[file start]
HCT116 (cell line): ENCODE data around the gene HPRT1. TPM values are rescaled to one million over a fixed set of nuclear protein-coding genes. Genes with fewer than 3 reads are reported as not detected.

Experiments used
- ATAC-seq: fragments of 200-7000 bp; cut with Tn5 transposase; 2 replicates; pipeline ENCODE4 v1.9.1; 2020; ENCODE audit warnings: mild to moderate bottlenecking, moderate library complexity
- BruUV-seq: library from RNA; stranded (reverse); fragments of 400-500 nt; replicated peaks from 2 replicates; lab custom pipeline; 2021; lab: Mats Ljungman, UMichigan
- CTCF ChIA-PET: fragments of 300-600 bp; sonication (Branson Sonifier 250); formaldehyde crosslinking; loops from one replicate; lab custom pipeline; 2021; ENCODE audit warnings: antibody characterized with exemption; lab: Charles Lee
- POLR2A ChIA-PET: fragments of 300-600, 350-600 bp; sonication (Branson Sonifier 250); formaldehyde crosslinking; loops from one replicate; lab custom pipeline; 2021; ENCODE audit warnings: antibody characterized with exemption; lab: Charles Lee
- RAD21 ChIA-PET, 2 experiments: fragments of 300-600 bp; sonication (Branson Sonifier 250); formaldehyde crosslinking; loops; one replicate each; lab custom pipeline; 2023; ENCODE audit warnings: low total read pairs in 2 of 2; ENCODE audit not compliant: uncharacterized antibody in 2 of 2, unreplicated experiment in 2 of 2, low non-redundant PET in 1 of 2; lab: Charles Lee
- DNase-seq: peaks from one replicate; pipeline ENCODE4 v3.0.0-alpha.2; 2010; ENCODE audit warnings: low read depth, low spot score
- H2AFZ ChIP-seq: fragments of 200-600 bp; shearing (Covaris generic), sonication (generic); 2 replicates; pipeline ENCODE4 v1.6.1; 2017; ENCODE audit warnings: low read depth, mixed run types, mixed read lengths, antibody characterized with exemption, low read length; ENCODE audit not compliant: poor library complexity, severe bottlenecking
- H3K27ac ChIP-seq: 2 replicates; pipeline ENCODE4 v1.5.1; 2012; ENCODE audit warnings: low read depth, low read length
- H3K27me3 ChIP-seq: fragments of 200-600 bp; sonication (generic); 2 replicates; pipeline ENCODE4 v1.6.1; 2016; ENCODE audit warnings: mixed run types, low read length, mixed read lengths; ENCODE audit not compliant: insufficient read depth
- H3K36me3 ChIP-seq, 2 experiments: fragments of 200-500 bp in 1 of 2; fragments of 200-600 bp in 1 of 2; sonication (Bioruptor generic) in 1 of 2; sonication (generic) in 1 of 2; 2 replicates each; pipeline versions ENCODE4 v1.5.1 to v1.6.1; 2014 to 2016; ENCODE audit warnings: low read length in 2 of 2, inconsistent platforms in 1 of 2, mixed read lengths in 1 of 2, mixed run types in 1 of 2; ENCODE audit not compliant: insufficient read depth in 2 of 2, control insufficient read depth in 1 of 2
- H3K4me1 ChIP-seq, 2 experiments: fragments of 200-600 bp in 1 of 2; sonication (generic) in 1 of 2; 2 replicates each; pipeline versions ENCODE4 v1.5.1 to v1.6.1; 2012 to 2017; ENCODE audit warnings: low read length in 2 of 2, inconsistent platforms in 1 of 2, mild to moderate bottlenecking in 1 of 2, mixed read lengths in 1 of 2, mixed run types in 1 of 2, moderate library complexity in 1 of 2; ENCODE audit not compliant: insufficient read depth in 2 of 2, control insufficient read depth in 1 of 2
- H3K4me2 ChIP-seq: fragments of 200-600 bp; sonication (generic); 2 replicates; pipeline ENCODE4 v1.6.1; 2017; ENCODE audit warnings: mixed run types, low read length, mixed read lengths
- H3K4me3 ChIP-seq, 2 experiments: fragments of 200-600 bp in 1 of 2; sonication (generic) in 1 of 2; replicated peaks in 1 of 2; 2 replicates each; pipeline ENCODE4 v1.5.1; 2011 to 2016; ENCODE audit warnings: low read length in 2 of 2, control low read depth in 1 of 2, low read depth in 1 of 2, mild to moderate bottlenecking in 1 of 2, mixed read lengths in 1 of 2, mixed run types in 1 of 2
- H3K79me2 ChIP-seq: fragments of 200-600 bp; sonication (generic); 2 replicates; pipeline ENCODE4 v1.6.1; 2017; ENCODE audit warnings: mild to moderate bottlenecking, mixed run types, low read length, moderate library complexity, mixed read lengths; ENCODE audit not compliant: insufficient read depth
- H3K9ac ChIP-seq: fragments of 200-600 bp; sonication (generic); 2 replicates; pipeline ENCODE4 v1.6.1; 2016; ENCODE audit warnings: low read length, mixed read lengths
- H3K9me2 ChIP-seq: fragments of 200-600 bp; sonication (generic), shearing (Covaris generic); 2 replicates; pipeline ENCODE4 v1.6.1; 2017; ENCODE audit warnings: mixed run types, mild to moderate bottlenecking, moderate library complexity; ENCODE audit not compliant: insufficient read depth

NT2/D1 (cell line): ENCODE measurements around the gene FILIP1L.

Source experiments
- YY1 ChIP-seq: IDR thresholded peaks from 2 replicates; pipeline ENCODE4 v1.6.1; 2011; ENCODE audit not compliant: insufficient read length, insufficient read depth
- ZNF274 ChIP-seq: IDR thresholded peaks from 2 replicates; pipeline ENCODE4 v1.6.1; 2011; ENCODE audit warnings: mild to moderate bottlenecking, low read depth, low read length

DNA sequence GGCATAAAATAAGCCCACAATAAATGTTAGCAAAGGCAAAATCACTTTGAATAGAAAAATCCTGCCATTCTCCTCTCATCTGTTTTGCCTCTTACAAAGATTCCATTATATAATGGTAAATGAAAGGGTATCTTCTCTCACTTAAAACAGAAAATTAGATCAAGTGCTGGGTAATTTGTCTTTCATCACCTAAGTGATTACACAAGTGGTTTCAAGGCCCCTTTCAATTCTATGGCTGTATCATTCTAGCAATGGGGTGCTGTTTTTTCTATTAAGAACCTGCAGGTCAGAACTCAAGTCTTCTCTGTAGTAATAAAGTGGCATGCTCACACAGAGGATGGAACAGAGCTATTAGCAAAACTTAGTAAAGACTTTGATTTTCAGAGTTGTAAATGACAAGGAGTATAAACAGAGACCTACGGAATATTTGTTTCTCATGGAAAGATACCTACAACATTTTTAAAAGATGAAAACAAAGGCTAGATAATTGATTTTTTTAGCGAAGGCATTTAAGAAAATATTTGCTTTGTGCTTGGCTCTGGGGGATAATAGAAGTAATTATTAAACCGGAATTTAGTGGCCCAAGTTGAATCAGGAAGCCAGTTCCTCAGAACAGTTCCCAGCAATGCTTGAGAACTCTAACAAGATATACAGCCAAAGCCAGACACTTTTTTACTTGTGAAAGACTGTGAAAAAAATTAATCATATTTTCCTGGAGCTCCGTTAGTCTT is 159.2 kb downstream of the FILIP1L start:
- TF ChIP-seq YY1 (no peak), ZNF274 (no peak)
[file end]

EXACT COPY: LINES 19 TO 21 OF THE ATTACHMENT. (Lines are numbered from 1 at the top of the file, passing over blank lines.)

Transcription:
NT2/D1 (cell line): ENCODE measurements around the gene FILIP1L.

Source experiments
- YY1 ChIP-seq: IDR thresholded peaks from 2 replicates; pipeline ENCODE4 v1.6.1; 2011; ENCODE audit not compliant: insufficient read length, insufficient read depth